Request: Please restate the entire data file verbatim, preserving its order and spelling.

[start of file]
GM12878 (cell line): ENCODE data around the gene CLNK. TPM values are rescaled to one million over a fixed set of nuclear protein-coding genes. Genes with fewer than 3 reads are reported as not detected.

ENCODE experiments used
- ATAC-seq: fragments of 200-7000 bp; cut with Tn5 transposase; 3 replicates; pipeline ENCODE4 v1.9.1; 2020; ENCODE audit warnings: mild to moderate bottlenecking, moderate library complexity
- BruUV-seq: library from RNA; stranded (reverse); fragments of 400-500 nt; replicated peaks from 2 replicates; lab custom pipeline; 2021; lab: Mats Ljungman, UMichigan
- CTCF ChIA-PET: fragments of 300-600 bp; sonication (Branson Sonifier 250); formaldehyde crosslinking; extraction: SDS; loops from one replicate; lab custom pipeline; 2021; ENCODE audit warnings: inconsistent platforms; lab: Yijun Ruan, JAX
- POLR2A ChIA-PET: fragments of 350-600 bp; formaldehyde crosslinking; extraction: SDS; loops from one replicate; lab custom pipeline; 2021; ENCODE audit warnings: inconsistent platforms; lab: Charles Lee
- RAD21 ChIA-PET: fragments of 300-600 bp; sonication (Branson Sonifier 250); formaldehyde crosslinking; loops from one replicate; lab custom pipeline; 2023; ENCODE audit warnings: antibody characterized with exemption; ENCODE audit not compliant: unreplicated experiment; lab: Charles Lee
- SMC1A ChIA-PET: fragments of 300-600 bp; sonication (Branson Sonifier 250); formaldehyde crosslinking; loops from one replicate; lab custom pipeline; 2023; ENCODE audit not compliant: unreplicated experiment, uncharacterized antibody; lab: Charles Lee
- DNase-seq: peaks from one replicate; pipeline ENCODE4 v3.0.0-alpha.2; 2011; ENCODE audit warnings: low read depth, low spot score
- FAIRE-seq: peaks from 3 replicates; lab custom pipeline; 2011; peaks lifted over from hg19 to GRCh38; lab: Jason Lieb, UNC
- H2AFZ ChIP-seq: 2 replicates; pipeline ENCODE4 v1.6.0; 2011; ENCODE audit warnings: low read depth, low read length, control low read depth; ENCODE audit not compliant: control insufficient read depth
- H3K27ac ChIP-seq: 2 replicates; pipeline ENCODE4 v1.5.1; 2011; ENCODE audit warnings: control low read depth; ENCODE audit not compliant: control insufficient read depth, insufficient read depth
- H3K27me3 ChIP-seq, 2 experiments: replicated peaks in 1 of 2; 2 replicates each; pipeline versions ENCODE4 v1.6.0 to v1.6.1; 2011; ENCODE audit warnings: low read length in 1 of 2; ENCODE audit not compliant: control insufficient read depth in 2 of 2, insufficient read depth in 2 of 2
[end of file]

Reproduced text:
GM12878 (cell line): ENCODE data around the gene CLNK. TPM values are rescaled to one million over a fixed set of nuclear protein-coding genes. Genes with fewer than 3 reads are reported as not detected.

ENCODE experiments used
- ATAC-seq: fragments of 200-7000 bp; cut with Tn5 transposase; 3 replicates; pipeline ENCODE4 v1.9.1; 2020; ENCODE audit warnings: mild to moderate bottlenecking, moderate library complexity
- BruUV-seq: library from RNA; stranded (reverse); fragments of 400-500 nt; replicated peaks from 2 replicates; lab custom pipeline; 2021; lab: Mats Ljungman, UMichigan
- CTCF ChIA-PET: fragments of 300-600 bp; sonication (Branson Sonifier 250); formaldehyde crosslinking; extraction: SDS; loops from one replicate; lab custom pipeline; 2021; ENCODE audit warnings: inconsistent platforms; lab: Yijun Ruan, JAX
- POLR2A ChIA-PET: fragments of 350-600 bp; formaldehyde crosslinking; extraction: SDS; loops from one replicate; lab custom pipeline; 2021; ENCODE audit warnings: inconsistent platforms; lab: Charles Lee
- RAD21 ChIA-PET: fragments of 300-600 bp; sonication (Branson Sonifier 250); formaldehyde crosslinking; loops from one replicate; lab custom pipeline; 2023; ENCODE audit warnings: antibody characterized with exemption; ENCODE audit not compliant: unreplicated experiment; lab: Charles Lee
- SMC1A ChIA-PET: fragments of 300-600 bp; sonication (Branson Sonifier 250); formaldehyde crosslinking; loops from one replicate; lab custom pipeline; 2023; ENCODE audit not compliant: unreplicated experiment, uncharacterized antibody; lab: Charles Lee
- DNase-seq: peaks from one replicate; pipeline ENCODE4 v3.0.0-alpha.2; 2011; ENCODE audit warnings: low read depth, low spot score
- FAIRE-seq: peaks from 3 replicates; lab custom pipeline; 2011; peaks lifted over from hg19 to GRCh38; lab: Jason Lieb, UNC
- H2AFZ ChIP-seq: 2 replicates; pipeline ENCODE4 v1.6.0; 2011; ENCODE audit warnings: low read depth, low read length, control low read depth; ENCODE audit not compliant: control insufficient read depth
- H3K27ac ChIP-seq: 2 replicates; pipeline ENCODE4 v1.5.1; 2011; ENCODE audit warnings: control low read depth; ENCODE audit not compliant: control insufficient read depth, insufficient read depth
- H3K27me3 ChIP-seq, 2 experiments: replicated peaks in 1 of 2; 2 replicates each; pipeline versions ENCODE4 v1.6.0 to v1.6.1; 2011; ENCODE audit warnings: low read length in 1 of 2; ENCODE audit not compliant: control insufficient read depth in 2 of 2, insufficient read depth in 2 of 2